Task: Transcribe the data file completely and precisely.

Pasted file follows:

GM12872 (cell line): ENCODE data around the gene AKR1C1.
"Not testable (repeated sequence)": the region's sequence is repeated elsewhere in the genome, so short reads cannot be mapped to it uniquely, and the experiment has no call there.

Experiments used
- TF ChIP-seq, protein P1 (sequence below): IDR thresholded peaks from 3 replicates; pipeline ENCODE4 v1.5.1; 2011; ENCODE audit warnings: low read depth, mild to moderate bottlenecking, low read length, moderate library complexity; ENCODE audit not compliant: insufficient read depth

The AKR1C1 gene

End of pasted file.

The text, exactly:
GM12872 (cell line): ENCODE data around the gene AKR1C1.
"Not testable (repeated sequence)": the region's sequence is repeated elsewhere in the genome, so short reads cannot be mapped to it uniquely, and the experiment has no call there.

Experiments used
- TF ChIP-seq, protein P1 (sequence below): IDR thresholded peaks from 3 replicates; pipeline ENCODE4 v1.5.1; 2011; ENCODE audit warnings: low read depth, mild to moderate bottlenecking, low read length, moderate library complexity; ENCODE audit not compliant: insufficient read depth

The AKR1C1 gene